The figures show that 149,925 complaints were fired off against banks, insurance providers and finance companies during the first half of 2011, an increase of 54% on the previous six months, while just over 97,000 grievances were filed about PPI.
Lloyds TSB Bank topped the list with a total of 19,569 complaints, of which a massive 16,965 were about PPI. Barclays Bank was next with 16,864 in total, of which 12,862 concerned PPI.
Bank of Scotland was the third highest with 13,021 complaints and 9.945 about the insurance product.
Which? executive director Richard Lloyd said: “In a properly functioning market banks wouldn’t be able to get away with treating customers like this.
“Even if you take PPI out of the equation, these figures point to the blasé attitude banks seem to have towards their customers.”
He added: “If the next round of complaints data doesn’t show a dramatic improvement then the FSA must take tough enforcement action against banks whose complaints handling isn’t up to scratch.”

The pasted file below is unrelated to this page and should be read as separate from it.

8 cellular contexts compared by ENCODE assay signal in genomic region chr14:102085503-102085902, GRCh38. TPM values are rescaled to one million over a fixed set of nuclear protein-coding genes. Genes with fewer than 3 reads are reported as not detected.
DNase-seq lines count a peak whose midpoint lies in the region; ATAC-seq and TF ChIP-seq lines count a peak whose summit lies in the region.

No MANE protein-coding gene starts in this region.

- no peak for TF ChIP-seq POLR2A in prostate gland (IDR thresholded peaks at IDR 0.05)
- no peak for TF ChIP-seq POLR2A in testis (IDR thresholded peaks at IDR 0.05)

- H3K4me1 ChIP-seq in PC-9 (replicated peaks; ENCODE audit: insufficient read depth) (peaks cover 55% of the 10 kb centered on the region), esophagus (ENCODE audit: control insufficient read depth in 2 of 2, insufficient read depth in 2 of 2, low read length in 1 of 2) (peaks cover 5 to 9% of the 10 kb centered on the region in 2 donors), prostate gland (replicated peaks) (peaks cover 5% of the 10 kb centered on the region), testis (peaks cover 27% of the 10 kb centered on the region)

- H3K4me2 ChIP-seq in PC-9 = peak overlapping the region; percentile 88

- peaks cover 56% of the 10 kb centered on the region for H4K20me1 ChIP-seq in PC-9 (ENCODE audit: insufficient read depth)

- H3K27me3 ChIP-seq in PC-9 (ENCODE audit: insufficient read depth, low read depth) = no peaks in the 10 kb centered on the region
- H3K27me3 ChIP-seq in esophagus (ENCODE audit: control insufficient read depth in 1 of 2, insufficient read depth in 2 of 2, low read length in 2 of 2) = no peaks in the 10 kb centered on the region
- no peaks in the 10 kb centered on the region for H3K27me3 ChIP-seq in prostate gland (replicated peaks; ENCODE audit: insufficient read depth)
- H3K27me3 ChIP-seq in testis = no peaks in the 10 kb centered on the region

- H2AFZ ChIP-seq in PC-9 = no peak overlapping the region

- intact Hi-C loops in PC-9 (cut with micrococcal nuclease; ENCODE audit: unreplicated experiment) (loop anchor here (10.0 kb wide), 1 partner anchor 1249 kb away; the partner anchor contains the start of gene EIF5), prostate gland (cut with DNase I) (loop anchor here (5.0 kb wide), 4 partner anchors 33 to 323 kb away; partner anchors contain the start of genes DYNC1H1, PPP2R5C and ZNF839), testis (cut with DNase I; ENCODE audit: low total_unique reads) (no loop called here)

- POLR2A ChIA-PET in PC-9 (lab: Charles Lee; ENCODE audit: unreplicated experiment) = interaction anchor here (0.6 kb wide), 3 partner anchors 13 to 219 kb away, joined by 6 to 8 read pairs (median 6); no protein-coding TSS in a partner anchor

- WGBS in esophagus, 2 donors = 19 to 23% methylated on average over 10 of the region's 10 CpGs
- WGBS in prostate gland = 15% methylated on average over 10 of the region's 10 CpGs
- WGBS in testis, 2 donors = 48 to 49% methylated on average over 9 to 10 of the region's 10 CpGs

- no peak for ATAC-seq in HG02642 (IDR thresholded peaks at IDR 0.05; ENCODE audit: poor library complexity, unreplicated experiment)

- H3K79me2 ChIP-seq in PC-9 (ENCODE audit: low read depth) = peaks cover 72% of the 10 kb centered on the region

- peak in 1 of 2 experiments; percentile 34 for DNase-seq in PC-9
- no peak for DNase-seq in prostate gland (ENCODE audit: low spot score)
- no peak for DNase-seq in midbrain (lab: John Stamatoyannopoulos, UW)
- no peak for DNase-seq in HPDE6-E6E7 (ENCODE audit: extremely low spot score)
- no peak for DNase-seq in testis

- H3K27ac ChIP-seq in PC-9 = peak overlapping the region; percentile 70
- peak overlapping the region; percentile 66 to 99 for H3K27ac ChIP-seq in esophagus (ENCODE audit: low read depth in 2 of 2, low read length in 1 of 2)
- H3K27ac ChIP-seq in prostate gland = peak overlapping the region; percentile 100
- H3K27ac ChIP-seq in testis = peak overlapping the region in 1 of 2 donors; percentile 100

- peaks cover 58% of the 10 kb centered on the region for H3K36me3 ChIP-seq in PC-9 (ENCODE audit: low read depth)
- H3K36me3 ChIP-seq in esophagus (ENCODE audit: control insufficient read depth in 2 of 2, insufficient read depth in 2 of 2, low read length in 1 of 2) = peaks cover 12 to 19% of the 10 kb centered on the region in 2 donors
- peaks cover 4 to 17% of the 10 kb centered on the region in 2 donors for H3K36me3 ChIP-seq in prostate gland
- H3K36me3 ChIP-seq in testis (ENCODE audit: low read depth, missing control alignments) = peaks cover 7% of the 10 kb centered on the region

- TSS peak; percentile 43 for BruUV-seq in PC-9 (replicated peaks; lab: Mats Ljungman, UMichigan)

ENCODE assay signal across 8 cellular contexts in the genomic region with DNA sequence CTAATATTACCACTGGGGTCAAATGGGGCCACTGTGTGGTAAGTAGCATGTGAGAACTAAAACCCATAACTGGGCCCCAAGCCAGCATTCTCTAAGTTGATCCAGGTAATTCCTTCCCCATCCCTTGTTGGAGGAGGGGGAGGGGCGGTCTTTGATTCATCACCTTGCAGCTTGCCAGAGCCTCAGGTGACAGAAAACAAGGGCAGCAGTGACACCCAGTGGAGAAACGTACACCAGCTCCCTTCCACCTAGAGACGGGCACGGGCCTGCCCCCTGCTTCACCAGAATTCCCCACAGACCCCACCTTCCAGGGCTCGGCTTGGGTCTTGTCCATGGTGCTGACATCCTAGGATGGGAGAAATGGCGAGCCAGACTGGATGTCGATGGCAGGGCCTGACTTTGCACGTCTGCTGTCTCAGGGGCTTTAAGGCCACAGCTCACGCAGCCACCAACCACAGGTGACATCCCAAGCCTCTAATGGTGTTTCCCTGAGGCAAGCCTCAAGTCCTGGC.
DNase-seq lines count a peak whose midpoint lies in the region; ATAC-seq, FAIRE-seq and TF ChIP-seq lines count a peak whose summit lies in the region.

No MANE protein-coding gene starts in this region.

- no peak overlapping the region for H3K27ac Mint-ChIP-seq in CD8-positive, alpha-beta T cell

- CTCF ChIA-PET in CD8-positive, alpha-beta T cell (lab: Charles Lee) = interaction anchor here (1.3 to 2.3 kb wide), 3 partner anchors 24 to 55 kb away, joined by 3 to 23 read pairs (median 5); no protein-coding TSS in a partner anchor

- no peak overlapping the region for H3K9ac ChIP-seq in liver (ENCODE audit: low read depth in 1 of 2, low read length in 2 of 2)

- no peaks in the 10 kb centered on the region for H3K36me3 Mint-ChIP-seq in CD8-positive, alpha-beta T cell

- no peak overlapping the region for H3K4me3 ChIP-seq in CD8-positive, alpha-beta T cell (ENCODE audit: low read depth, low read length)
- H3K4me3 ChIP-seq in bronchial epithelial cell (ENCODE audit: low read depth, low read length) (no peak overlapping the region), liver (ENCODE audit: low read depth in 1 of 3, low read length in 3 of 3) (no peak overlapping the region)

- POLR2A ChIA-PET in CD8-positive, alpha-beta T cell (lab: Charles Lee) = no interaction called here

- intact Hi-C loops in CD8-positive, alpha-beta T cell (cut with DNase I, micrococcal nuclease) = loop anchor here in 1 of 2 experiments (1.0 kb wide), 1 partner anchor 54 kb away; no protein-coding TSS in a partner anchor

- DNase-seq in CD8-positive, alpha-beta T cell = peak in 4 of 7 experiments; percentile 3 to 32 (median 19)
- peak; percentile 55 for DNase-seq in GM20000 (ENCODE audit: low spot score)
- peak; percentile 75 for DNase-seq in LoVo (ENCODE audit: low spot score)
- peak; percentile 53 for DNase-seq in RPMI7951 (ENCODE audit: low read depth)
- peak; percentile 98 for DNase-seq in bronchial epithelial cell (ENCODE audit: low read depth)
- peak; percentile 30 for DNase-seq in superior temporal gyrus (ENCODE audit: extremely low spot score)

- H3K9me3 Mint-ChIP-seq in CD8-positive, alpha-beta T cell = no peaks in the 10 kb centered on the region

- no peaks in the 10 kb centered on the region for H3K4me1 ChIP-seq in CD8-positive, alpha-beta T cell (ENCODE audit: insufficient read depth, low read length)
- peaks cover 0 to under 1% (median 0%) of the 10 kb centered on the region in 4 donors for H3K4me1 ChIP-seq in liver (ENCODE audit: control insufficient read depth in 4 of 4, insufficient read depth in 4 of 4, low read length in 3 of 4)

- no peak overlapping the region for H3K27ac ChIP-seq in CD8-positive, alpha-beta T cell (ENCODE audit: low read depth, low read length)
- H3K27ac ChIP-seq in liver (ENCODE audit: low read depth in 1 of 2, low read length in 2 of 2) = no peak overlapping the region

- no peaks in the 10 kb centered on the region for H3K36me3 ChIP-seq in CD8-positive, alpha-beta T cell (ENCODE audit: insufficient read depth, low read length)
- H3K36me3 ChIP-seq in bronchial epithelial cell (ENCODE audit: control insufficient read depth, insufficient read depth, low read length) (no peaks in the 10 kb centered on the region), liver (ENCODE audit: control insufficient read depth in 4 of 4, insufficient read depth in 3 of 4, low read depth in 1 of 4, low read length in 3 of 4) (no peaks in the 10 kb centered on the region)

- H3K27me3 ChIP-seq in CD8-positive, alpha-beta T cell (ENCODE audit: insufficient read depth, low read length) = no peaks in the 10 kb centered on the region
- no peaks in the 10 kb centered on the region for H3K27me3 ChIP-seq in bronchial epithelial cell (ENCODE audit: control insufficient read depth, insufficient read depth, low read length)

The FOS data also reveals details about the amount of complaints, per firm, which have been resolved in favour of the consumer.
Some 63% of the 19,569 complaints against Lloyds TSB were resolved in favour of the consumer, while 43% of the 16,864 complaints against Barclays Bank also resulted in a victory for those borrowers.
Some 85% of the total 1,007 complaints made against CitiFinancial Europe resulted in a backing for the consumer, while 65% of the total of 2,882 complaints against Clydesdale Bank was also found in favour of those consumers.
Chief ombudsman Natalie Ceeney said: “These latest figures show a significant increase in the number of new PPI complaints referred to the ombudsman during the first half of 2011.
“This period coincided with the time when most of the high street banks and some other financial businesses had put PPI complaints on hold, because of their legal challenge against the ombudsman service and Financial Services Authority.
“As a result, complaints in this period about PPI were harder fought, and harder to resolve - particularly if we found in favour of a consumer. This data therefore gives only a partial view on the cases which we were working to resolve over this period.”